In the last few months I've been placed over some groups of HIV positive people. They are groups that were created before I joined CLIDE but have been neglected due to lack of staff. The people have been requesting us to come back and still support them. So, that has fallen to me lately. So, I'm trying to figure out what it looks like to run HIV support groups here.
This is a group of about 35 people who are quite educated about their disease. About half are believers. Their biggest struggle is with discordant couples who still want to have children but obviously don't want to infect their partners or have positive children.
This is a group of about 75, 10 of whom are believers. This group is in an area where there is a lot more discrimination. Their kids get kicked out of school because their mom is positive. They have a hard time getting jobs (more than the average rural Ugandan). They are overall much sicker and more impoverished. Their bigger concerns were with end of life care and how to feed and care for their children.
I had two “trainings” last week with these groups to encourage them. Both times I tried to stress that this was NOT God's punishment for their sin (which is a strongly held belief that drives many away from the church after they get a positive diagnosis). We played games, laughed together and tried to discuss practical solutions to their problems.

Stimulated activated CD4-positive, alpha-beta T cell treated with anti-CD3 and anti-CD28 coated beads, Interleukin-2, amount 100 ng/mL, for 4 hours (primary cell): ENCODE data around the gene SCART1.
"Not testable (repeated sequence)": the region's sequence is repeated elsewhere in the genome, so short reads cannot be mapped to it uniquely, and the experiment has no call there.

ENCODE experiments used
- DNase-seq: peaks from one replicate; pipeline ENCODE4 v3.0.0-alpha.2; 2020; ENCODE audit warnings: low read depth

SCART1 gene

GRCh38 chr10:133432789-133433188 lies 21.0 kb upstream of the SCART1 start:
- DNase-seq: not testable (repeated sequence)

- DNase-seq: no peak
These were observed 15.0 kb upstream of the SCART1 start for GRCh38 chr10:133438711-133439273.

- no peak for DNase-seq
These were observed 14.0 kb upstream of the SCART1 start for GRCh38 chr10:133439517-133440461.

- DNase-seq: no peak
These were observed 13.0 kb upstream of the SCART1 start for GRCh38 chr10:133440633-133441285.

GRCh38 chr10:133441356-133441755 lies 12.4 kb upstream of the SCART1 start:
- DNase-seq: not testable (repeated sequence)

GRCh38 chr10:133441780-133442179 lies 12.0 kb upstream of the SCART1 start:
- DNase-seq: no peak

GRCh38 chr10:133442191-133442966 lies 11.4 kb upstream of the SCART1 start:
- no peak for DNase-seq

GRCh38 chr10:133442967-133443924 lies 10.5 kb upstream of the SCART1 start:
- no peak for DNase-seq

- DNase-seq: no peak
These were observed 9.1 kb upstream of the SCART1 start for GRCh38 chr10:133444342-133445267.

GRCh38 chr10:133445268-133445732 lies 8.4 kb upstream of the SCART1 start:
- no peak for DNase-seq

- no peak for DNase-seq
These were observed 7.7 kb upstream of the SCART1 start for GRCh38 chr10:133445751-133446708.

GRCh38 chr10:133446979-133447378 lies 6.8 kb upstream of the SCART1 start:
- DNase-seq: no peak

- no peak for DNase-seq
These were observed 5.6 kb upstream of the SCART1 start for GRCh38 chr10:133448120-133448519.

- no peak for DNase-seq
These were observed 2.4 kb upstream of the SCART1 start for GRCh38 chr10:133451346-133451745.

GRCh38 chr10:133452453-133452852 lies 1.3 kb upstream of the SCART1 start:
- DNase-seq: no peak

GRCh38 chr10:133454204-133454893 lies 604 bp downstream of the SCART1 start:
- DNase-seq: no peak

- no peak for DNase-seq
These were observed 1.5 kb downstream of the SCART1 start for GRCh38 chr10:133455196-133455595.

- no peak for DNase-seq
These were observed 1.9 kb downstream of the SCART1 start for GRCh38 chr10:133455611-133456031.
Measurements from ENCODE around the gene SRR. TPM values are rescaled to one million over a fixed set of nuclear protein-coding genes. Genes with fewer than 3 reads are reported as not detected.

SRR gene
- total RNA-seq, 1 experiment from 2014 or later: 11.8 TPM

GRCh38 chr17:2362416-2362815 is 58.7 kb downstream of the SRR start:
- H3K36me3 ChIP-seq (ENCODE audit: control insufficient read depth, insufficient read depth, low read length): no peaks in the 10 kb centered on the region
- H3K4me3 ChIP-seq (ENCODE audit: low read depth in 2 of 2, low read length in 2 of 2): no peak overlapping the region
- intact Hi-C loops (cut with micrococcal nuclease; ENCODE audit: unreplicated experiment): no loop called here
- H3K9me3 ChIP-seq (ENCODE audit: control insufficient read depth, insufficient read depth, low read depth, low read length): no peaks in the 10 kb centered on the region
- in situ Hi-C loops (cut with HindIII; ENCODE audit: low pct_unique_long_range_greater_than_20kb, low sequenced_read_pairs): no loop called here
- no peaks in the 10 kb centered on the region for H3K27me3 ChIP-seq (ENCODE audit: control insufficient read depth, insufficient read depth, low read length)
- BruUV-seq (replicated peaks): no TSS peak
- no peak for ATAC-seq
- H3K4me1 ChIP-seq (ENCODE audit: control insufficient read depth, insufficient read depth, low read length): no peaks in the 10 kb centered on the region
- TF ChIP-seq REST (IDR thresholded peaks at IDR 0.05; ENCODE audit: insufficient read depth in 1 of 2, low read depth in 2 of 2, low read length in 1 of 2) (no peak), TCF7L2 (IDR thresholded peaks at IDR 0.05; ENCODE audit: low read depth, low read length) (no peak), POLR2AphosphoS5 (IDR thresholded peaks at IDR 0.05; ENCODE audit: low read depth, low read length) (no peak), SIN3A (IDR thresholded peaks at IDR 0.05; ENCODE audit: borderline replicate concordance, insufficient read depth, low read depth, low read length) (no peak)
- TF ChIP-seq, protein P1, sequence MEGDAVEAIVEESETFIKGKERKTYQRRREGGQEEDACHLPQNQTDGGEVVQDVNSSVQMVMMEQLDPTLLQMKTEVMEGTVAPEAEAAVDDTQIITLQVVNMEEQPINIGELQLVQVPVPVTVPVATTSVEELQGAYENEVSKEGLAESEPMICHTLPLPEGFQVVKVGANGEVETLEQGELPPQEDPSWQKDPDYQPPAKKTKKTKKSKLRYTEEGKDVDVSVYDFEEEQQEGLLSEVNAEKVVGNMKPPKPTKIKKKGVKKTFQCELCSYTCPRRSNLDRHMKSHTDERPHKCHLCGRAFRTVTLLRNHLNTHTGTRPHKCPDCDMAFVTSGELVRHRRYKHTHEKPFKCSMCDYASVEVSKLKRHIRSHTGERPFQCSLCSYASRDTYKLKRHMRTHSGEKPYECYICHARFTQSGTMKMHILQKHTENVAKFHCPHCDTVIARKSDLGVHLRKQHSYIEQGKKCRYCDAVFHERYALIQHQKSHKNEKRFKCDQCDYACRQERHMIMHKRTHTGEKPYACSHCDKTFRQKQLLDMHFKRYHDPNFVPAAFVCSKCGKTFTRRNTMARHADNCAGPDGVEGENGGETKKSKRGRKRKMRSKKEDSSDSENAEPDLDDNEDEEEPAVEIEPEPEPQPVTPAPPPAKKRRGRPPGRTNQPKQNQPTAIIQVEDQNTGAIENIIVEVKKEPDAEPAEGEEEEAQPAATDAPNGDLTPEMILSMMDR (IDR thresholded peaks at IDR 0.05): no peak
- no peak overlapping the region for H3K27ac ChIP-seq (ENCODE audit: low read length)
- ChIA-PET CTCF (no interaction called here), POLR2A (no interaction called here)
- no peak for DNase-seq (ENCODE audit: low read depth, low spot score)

The groups reported that it was helpful and overall I felt very positive about our time. There were some hard things though. The Awoja group has an expectation of receiving money from CLIDE. I can't meet this expectation and I know it isn't a long term solution to anything either. Also, while in Awoja a few of the older ladies did a drama to illustrate the importance of end of life care. Only, it wasn't so much a drama as real life. The lady who needed care was very sick. She has wounds all over her body and is so wasted away her bones jut out. She has such bad abdominal pain all the time she can't stand up straight. It was pretty hard to watch the ladies in her group “act” out their skit knowing that no one was acting. She has no pain meds and still has to try to work in order to eat and care for her children. She has only a few more months to live. She doesn't need a support group, she needs hospice.